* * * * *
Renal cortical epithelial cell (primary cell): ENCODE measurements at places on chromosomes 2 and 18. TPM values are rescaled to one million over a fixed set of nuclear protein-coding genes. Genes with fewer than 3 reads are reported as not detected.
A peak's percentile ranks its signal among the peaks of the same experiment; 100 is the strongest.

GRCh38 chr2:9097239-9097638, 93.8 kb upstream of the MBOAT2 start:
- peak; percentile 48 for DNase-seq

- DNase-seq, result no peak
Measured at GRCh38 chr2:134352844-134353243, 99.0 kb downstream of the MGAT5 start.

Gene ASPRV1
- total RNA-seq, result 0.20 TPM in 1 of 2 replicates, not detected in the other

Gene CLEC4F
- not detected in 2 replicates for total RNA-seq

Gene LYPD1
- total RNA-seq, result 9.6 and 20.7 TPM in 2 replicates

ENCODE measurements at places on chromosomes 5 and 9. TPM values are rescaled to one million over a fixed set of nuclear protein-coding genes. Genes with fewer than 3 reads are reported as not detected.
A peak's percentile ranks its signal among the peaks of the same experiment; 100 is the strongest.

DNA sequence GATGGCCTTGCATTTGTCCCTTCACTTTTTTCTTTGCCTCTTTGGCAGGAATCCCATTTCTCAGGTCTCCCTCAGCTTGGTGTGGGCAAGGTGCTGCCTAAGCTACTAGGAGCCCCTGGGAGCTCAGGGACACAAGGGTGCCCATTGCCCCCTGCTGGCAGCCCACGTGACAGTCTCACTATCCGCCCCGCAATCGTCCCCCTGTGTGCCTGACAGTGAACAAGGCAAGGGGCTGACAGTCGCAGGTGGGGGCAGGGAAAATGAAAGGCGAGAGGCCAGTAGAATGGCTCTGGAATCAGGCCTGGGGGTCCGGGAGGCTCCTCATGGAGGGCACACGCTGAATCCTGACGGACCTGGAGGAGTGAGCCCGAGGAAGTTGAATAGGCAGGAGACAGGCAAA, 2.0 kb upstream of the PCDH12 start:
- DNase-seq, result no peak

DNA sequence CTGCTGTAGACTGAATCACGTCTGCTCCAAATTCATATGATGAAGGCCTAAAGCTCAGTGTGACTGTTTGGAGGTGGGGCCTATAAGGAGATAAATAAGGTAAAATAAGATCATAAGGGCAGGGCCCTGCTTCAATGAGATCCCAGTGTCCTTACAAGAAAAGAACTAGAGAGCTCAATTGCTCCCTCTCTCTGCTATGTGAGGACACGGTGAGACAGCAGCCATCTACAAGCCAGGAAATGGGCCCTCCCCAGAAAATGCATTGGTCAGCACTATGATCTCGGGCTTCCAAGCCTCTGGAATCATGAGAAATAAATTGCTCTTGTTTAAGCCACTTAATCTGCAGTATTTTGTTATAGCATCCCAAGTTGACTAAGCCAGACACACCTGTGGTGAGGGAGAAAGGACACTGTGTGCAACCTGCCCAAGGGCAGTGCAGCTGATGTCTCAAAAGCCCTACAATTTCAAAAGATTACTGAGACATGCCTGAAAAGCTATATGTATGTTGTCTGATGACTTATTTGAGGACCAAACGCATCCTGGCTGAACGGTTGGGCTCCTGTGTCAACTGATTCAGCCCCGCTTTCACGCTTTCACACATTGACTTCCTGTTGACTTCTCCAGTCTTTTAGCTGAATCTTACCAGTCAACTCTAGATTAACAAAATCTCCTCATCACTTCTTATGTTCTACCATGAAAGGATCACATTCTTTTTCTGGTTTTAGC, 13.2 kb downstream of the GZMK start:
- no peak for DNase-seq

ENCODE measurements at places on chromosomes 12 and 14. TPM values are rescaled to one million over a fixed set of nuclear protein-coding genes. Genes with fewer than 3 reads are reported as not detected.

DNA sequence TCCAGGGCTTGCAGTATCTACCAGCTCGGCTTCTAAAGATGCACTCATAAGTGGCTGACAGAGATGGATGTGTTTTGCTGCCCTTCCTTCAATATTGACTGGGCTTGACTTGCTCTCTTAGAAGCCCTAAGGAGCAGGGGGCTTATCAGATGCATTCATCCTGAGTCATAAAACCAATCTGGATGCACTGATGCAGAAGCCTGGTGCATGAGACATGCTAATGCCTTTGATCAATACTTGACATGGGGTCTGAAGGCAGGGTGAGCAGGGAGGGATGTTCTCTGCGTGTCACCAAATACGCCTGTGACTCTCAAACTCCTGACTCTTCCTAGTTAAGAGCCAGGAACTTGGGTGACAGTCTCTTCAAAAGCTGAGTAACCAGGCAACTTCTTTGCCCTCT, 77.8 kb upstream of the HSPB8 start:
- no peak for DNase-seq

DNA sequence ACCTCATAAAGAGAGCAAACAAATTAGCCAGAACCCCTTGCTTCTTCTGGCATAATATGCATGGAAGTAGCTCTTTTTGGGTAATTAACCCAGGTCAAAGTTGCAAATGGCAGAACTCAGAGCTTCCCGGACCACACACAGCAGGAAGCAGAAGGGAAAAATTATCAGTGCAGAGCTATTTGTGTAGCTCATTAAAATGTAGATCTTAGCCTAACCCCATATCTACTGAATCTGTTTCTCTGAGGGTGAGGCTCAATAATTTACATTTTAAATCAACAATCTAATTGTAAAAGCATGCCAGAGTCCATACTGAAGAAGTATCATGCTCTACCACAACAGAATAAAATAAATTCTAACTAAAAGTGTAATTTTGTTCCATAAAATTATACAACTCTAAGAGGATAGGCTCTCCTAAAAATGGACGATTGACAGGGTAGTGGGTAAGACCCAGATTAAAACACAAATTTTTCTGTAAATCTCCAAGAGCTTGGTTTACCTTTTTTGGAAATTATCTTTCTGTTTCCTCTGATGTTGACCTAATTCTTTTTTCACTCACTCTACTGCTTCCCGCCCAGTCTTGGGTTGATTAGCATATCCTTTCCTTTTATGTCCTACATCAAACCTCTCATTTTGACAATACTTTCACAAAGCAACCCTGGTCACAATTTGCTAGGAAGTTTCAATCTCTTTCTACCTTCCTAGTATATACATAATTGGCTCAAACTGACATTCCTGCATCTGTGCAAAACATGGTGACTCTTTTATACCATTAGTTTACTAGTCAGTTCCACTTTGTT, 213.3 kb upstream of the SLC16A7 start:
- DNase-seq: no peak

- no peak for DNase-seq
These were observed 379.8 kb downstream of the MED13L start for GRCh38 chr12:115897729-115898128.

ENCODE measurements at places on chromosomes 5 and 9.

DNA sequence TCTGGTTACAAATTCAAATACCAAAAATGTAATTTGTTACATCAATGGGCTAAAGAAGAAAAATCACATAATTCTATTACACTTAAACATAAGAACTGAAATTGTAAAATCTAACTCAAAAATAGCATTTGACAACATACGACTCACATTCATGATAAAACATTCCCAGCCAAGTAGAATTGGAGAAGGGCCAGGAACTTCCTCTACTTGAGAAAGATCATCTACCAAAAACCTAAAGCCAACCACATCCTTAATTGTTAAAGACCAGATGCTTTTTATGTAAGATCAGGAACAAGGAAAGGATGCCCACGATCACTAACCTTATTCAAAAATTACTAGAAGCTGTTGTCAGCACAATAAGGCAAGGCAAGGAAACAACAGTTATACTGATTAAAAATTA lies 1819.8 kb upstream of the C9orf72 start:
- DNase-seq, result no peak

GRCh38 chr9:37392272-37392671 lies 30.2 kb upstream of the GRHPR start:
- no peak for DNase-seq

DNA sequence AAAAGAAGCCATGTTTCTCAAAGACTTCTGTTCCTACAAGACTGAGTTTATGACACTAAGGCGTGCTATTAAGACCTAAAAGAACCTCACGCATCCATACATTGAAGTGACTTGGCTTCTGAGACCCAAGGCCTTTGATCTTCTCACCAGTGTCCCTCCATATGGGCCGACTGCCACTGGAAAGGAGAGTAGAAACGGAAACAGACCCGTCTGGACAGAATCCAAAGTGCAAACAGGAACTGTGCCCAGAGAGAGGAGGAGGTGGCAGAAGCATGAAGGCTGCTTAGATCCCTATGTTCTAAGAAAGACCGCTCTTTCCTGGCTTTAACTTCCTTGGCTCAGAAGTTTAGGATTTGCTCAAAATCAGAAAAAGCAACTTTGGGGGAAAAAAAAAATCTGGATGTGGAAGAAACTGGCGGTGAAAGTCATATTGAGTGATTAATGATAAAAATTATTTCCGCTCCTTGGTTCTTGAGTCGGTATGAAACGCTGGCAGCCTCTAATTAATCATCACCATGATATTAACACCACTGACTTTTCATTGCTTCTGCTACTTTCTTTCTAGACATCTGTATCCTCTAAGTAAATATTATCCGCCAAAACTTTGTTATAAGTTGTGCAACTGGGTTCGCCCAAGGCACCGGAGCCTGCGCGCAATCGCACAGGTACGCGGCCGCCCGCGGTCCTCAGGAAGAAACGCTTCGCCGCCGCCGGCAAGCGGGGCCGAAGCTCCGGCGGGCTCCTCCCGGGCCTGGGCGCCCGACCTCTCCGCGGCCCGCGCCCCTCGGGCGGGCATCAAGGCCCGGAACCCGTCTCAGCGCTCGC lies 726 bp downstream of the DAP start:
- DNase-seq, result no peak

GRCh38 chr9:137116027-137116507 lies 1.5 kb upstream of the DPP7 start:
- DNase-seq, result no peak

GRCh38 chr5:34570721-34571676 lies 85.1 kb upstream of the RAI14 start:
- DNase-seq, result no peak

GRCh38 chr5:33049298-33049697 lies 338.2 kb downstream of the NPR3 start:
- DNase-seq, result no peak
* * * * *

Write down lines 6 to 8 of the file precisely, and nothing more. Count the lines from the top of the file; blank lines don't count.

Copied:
Measured at GRCh38 chr2:134352844-134353243, 99.0 kb downstream of the MGAT5 start.

Gene ASPRV1
- total RNA-seq, result 0.20 TPM in 1 of 2 replicates, not detected in the other